Whether China is able to establish a fair and well-functioning legal system is an important factor influencing the development of cross-strait relations in the future, Jerome Cohen, a leading US expert on the Chinese legal system, said in Taipei yesterday.
The forum was hosted by the Taiwan Association for Human Rights and focused on China’s human rights situation.
“You know, I have always been supportive of both sides of the Strait working out compromises … but I feel that [China’s] legal system could be a key issue,” Cohen said in Mandarin at the forum as he responded to a question on what Taiwan can do to urge China to address its human rights issues.
As an example, Cohen used disagreements over an arbitration mechanism for investment and personal safety guarantees for Taiwanese businesspeople based in China, an issue that has been touched on in cross-strait negotiations.
If an agreement on such matters is to be signed, the first thing to do is eliminate legal obstacles as there is a great discrepancy between arbitration and the court systems in Taiwan and China, Cohen said.
“I often participate in the arbitration process [in China], sometimes I am an arbitrator, a lawyer or an appraiser, and I know that [China’s] arbitration can’t be trusted,” Cohen said.
Cohen, however, said he believed that Taiwan and China, which have not yet agreed to have business disputes handled by an independent institution, can eventually find a solution.
“It’s just one example. Looking into the future, I would be pessimistic about prospects for cross-strait peace unless China could reform its political and judicial system,” Cohen said.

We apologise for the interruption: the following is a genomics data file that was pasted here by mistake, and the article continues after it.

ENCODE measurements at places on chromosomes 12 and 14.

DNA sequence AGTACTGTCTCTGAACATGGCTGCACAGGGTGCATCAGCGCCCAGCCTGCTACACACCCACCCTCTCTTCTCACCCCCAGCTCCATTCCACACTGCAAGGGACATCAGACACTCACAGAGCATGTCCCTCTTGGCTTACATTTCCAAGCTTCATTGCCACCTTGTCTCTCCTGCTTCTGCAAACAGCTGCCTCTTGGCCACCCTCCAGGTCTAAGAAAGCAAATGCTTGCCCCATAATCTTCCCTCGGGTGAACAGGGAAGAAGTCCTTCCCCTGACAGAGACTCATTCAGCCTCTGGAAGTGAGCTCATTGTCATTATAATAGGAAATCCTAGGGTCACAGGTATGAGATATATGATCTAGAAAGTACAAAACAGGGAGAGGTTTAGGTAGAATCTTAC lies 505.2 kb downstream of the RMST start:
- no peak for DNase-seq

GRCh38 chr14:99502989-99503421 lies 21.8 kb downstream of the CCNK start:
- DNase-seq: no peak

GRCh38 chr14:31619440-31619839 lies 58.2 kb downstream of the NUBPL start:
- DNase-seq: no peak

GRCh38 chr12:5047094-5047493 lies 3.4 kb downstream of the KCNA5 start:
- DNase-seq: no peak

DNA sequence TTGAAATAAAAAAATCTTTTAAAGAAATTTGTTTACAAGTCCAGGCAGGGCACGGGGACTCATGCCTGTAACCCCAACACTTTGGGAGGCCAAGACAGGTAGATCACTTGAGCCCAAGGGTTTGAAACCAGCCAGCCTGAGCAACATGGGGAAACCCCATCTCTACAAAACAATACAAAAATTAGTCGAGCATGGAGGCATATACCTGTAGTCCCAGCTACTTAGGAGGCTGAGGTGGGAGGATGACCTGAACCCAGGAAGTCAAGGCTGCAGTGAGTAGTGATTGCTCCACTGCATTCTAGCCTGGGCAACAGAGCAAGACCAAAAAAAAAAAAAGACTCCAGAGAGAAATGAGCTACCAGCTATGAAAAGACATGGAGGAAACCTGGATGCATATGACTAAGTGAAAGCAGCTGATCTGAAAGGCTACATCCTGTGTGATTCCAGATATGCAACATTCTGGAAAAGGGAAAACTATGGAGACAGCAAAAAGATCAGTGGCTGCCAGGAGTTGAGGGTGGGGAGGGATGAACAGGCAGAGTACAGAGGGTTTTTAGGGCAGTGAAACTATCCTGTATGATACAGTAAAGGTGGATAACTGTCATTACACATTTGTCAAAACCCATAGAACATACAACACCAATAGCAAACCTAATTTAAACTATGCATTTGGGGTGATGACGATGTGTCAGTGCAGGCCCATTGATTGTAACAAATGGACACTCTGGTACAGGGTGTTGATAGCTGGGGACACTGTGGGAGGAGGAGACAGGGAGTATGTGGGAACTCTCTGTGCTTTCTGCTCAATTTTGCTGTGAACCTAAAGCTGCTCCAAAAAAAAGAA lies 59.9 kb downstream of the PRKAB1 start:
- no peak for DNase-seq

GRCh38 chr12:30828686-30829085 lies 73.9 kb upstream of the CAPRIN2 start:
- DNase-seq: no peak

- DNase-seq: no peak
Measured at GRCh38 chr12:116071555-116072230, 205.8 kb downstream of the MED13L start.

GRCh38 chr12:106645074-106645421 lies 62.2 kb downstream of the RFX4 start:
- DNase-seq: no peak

Taiwan has recently confirmed that an agreement on the subject will not be signed during upcoming cross-strait talks, slated to take place in Taipei this week, as both sides need more time to explore other arbitration options, given they’ve ruled out using the WTO and the International Center for Settlement of Investment Disputes under the World Bank as arbitrators.
Cohen said the most difficult problems in business arbitration are “disputes between an investor and governments.”
“One very important question is how to protect your -businesspeople. If you and I are having a dispute and you don’t like my attitude, you can call in local police, put me in jail, and then you say ‘now let’s continue the negotiations.’ It’s unfair,” Cohen said, referring to the situation encountered by foreign investors in China.
Cohen said demanding China improve its mechanisms to protect foreign investors could prompt it to develop a better legal system.
“If I tell the Chinese that they should improve their legal system because it has to do with human rights, they don’t care. But if I tell them doing so will bring more investment from Taiwan and other countries, they will consider it important,” Cohen said.
In responding to other questions raised at the forum, Cohen said he welcomed the suggestion by Taiwanese activists and academics that Taiwan launch a dialogue with China on its human rights situation as it is an issue that should not be ignored.
Some in the audience called on Cohen to urge President Ma Ying-jeou (馬英九) to address human rights issues in China more often since he was Ma’s former professor at Harvard University. Cohen said jokingly that he is not an “insurance company” that can guarantee Ma will do whatever he says.